from Sunday, November23rd of the year2008.
One thing I like enormously about traveling is having little scars and wounds that exist on both sides of the surreal thing that is an overnight flight. I cut my finger making dinner in New York last week, and feeling the cut helped me focus when I woke up at 6:00 in the morning in Iceland. It was so windy at the airport that I physically couldn’t leave the terminal to get to my rental car until it calmed down. Then, when I did, I had to walk against the wind for ten minutes while banked snow whirled around: Very Dramatic Hertz Rental Situation.
I got sent this very pleasant and soothing track by a band called Kyte:
Kyte Boundaries from a self-titled album
Who are put out by a label called Erased Tapes who seem to be Consistently Excellent.
It’s almost time to start thinking about Christmas Music! I have been listening obsessively to Benjamin Britten’s arrangement of the traditional carol “The Holly and the Ivy”. Now, this is a very well-known tune and there are a bunch of very famous arrangements of it, but for some reason this Britten really hits the spot for me. When you get a really plummy recording from England, too, they really lean in on the last word of the chorus, that being, “choir,” and somehow compress it into a one-syllable loaf. I just adore the pagan universe described in these lyrics:
The holly bears a berry
As red as any blood
And Mary bore sweet Jesus Christ
To do poor sinners good
O the rising of the sun
And the running of the deer
The playing of the merry organ
Sweet singing of the choir
This particular recording has the MOST PINCHED AND DELIGHTFUL KUMAMOTO OYSTER of a countertenor solo in the third verse, too. Check it out.
[audio:12 arr. Britten _ The Holly and the Ivy.mp3]
The Holly and the Ivy (Traditional, arr. Britten)
King’s College Choir, Cambridge
Curiously, I can’t seem to find a source for Britten’s lyrics. The third verse (the one the kumamoto countertenor sings) seems to go on about Tree and Setting Sinners Free and such. I love these tight little protopagan rhyme schemes! Another good example of that is one of these Rhyming Numerologygasms, called “Joys Seven.”
[audio:18 Joys Seven (Arr. Cleobury).mp3]
Joys Seven (arr. Cleobury)
Nine Lessons and Carols from King’s College, Cambridge
This arrangement is perfectly English: efficient and sentimental without being too outrageous. There is, however, a completely over-the-top descant at the end that performs a little trick. The organ rises up the scale, and the trebles sing aah aah aah on the top four notes of an Ab-major scale. Then, when they repeat it immediately afterwards, the G is flatted, followed by the F, and then a G-natural: it’s very subtle, but it lines up perfectly with the text below “…to see her own son Jesus Christ to wear the crown…” “” what you expect is, of course, the crown of thorns, but the word that you get is “heav’n” (to rhyme with Seven). That little turn in the trebles is precisely the Tart Joy of Christmas: you have to make sure that you advance the clock to Good Friday, looming just a few months later. See:
There are several little galling moments, specifically in the sixth cycle, at the words:
The next good joy our Mary had,
It was the joy of six;
To see her own son Jesus Christ
Upon the Crucifix.
Upon the crucifix, good man: And blessed may he be,
Both Father, Son, and Holy Ghost,
To all eternity.
Mmm. This is one of my favorite lyrics EVER, because a little digging reveals some alternate words. Check out the first verse the way it’s sung these days:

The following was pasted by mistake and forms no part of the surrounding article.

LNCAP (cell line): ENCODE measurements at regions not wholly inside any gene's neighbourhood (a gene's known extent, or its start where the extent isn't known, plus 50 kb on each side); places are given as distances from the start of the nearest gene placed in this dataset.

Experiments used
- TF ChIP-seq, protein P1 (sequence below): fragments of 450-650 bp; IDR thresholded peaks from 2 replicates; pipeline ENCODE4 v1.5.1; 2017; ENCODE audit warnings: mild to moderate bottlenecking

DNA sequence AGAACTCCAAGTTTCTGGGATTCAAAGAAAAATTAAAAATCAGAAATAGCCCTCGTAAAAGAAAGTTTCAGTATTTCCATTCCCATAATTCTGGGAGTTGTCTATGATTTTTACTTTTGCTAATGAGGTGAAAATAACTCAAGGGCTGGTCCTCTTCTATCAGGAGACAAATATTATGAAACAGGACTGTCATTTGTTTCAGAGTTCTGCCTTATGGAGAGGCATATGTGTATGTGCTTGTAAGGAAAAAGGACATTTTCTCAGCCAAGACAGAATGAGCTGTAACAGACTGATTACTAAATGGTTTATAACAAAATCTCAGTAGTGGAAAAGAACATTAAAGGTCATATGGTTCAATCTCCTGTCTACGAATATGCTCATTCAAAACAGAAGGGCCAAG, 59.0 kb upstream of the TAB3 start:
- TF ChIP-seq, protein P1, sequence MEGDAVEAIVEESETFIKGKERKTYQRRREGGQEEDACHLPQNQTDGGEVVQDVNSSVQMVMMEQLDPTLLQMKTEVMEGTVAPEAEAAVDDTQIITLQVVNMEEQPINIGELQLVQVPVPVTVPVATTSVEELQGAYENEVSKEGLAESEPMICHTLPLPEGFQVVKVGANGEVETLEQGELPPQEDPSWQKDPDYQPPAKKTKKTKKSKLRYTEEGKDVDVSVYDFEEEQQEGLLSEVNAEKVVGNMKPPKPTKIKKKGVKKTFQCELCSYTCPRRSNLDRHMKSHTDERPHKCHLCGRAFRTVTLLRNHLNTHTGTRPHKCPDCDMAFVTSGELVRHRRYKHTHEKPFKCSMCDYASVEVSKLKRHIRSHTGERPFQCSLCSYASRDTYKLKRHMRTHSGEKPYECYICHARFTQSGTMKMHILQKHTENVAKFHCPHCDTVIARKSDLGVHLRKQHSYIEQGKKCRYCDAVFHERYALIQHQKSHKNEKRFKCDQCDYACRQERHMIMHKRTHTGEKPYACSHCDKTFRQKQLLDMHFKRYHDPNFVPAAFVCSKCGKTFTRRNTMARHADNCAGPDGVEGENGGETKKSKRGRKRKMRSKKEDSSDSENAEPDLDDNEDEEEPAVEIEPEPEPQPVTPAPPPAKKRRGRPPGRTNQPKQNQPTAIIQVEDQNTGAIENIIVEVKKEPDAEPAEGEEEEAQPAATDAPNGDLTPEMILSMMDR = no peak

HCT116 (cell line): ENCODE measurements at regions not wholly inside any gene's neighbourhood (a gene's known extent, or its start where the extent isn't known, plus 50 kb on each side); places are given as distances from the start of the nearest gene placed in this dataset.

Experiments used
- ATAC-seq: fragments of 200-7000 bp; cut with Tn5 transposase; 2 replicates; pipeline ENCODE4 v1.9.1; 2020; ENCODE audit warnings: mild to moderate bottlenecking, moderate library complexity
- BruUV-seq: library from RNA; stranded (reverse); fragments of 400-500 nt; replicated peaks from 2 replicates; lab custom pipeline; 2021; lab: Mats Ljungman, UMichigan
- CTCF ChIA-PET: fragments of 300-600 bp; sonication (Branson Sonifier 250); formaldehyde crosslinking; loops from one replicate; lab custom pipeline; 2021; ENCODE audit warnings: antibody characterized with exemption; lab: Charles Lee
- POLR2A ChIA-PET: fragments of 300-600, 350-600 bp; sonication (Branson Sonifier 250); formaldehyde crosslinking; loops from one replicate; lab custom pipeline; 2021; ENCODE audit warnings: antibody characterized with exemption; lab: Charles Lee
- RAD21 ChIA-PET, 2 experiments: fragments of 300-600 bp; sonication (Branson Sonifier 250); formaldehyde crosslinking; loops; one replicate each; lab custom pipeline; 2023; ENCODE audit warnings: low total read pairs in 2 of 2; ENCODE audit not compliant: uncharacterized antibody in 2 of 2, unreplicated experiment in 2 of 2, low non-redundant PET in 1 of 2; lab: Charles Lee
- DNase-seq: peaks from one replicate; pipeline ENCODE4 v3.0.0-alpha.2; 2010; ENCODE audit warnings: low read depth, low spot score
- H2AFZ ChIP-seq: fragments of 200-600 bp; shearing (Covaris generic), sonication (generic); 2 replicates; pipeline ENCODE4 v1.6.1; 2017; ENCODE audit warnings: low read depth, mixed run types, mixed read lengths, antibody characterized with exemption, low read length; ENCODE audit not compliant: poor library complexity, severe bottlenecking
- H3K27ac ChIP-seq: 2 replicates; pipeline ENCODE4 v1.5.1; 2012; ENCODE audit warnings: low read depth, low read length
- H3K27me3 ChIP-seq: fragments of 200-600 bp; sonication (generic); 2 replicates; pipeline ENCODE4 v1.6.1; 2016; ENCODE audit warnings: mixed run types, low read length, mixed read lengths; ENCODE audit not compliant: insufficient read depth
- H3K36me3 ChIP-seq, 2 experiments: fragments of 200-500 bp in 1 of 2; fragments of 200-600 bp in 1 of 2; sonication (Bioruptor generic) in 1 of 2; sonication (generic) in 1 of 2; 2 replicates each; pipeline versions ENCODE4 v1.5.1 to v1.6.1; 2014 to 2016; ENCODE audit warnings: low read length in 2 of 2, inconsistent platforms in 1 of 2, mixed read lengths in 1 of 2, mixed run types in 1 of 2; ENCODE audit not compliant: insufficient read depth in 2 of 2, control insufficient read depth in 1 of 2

The first good joy our Mary had,
It was the joy of one:
To see the blessed Jesus Christ
When he was first her son.
When he was first her son, good man…
and now an alternate:
The first good joy our Mary had,
It was the joy of one;
To see her own Son Jesus
To suck at her breast bone;
To suck at her breast bone,
Good man, and blessed may he be…
Ooh, see, isn’t that so much better? Then, dig deeper:
The forte joye, in good fay,
Was upon halewyn thursday,
He stey to hevene in ryche aray,
With Fader and Sone and Holy Gost.
The fyfte joye, withoutyn dene,
In hevene he crownyd his moder clene,
That was wol wil the eyr a sene,
With Fader, etc.
Now we’re talking! Mm, crownyd his modr clene. I wonder if this is an error (Queene is prolly what is meant, here) or if really we’re talking about “clene” in its Middle English use as a noun, meaning, “(a) Guiltless or excellent person; also, purity; (b) = clene Lenten; (c) clear path,” in which case, she, as a Pure Virgin or whatever, can properly join the “sene,” (here, from the root that brings us Synod – sort of a holy gathering) of the Father, Son and Holy Ghost. Inneresting.
Two final things. I got a comment in my Comment Space saying, “your meat talk is relentless. i find it a bit dull,” to which I respond, “Sorry! I am just a big flessh enthusiast.” Second thing: anybody who wants to witness a particularly ugly argument online about the staging of Opera should check out this website. It’s interesting and nasty: the basic premise here is that Patrice Chéreau directed a production of Wagner’s Ring Cycle a couple years ago that got stuck on DVD and is a kind of mainstream example of a wacky production (the whole thing is set in, like, the industrial revolution). Now, I am somebody who thinks that operas (especially great ones) can bear the weight of totally crazy productions with, you know, elephants and gas masks and gender reversals and piles of syringes or whatever. But I don’t really “care” in that same way that a lot of people do. And some people hate the whole idea of applying a production to an opera (rather than letting the production come from within, if that makes any sense). Anyway, read that nasty argument and feel glad that you don’t have to fight with these people.